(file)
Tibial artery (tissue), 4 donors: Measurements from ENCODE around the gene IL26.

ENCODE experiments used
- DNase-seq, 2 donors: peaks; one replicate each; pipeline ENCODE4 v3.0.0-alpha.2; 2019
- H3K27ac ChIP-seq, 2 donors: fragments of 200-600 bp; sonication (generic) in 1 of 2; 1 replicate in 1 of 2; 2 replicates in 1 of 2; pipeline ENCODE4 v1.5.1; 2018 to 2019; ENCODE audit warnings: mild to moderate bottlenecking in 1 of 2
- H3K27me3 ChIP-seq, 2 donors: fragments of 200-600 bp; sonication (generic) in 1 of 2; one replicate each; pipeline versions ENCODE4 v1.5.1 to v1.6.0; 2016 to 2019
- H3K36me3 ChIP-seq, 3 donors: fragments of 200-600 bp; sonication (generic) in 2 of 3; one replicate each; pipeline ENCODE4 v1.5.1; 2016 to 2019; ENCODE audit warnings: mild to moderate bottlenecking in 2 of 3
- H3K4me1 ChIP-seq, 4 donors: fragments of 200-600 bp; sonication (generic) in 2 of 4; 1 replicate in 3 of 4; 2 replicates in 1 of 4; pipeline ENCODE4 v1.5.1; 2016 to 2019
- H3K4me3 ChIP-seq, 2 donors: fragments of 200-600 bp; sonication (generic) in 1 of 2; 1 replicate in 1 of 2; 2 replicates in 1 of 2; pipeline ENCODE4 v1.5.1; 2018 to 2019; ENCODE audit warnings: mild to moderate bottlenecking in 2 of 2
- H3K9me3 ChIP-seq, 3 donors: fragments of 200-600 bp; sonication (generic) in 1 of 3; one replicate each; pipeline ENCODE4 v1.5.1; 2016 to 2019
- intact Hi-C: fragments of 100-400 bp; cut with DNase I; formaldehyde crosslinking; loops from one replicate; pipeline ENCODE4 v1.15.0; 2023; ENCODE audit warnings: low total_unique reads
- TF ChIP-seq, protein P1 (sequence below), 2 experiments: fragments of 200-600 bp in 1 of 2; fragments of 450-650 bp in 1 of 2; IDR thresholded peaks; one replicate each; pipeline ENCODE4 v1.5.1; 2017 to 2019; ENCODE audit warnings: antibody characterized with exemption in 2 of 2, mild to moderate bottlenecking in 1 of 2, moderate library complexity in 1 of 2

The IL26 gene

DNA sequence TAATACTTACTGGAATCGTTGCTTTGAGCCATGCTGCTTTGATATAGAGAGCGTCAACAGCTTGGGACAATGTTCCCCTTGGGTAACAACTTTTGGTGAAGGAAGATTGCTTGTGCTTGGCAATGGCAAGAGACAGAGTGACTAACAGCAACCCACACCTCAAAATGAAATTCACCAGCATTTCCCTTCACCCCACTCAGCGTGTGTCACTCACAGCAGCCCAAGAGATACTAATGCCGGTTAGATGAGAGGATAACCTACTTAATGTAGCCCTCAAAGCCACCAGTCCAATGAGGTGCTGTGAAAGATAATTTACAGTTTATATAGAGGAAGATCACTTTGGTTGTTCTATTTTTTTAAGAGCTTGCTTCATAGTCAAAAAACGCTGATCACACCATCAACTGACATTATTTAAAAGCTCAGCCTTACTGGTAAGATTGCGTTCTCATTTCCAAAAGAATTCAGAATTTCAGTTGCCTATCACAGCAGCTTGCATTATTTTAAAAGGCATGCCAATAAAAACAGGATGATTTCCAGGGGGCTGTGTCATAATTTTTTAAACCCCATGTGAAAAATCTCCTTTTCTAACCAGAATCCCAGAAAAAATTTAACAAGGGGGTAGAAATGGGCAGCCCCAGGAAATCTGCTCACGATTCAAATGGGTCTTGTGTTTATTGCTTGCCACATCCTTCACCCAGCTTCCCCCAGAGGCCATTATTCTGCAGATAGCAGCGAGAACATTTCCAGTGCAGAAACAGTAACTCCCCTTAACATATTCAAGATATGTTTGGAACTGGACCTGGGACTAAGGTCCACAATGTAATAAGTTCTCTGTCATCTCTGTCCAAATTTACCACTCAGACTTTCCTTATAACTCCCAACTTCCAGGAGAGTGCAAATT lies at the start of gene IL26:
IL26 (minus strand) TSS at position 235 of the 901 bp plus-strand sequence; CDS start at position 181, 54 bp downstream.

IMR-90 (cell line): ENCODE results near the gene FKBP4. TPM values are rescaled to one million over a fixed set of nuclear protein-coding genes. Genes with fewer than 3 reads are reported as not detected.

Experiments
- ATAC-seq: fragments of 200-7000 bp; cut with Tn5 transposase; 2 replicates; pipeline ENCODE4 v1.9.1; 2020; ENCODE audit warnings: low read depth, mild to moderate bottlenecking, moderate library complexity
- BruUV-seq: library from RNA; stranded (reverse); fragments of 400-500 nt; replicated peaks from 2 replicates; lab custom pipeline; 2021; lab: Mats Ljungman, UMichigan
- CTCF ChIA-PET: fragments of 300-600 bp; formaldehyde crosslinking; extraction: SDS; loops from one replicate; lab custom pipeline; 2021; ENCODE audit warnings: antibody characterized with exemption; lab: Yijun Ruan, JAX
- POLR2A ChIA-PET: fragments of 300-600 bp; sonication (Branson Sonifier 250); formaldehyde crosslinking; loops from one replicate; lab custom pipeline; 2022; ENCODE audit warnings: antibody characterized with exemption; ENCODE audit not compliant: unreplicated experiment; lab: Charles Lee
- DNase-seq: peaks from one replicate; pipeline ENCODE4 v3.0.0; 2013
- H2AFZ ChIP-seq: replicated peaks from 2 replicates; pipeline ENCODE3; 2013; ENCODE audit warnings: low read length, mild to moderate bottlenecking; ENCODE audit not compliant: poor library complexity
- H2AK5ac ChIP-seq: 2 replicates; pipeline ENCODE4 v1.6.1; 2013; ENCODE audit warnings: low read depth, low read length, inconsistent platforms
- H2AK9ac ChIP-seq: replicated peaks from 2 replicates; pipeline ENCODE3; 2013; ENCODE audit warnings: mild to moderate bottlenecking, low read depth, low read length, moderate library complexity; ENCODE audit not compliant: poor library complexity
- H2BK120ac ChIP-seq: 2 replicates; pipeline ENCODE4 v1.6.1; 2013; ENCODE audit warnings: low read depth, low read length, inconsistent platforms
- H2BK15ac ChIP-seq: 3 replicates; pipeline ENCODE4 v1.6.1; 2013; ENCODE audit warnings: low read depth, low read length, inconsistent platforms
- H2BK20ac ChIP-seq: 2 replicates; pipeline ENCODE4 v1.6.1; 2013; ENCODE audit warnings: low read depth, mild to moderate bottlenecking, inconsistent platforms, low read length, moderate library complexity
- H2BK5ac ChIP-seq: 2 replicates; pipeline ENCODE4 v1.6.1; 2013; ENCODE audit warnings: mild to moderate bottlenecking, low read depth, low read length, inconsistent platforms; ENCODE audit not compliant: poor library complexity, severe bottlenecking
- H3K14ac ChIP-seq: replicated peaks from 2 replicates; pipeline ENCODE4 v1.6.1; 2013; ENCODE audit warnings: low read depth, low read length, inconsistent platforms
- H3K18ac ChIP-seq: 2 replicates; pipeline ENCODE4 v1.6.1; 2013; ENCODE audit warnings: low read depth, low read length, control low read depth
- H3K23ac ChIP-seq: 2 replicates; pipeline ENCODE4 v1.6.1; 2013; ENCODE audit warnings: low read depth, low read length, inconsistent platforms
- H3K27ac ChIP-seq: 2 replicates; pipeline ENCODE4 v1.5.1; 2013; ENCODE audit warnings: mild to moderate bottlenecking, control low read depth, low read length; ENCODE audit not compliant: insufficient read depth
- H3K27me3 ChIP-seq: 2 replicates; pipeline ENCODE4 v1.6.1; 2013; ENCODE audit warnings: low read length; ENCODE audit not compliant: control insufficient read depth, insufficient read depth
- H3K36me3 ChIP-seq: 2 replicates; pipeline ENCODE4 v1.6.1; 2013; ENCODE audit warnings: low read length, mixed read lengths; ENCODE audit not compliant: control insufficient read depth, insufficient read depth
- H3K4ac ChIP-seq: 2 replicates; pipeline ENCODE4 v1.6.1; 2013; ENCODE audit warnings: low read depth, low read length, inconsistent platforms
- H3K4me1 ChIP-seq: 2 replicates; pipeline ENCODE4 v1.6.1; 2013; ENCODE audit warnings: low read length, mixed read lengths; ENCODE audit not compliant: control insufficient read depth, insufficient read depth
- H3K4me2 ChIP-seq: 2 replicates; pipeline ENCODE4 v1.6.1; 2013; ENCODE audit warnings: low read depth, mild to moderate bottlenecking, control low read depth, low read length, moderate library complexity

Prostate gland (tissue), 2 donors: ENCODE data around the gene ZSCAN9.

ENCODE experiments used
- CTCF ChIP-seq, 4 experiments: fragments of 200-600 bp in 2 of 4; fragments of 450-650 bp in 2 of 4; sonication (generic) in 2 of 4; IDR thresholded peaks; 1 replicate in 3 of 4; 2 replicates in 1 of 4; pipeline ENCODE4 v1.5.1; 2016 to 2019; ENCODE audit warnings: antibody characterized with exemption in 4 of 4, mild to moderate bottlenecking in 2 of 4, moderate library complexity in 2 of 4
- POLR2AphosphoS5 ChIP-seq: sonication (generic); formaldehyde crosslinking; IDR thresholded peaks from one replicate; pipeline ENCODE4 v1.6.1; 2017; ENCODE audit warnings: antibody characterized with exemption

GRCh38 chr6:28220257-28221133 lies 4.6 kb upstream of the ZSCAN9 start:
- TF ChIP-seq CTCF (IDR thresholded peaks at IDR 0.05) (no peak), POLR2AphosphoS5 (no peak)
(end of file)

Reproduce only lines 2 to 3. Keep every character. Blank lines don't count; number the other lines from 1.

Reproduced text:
ENCODE experiments used
- DNase-seq, 2 donors: peaks; one replicate each; pipeline ENCODE4 v3.0.0-alpha.2; 2019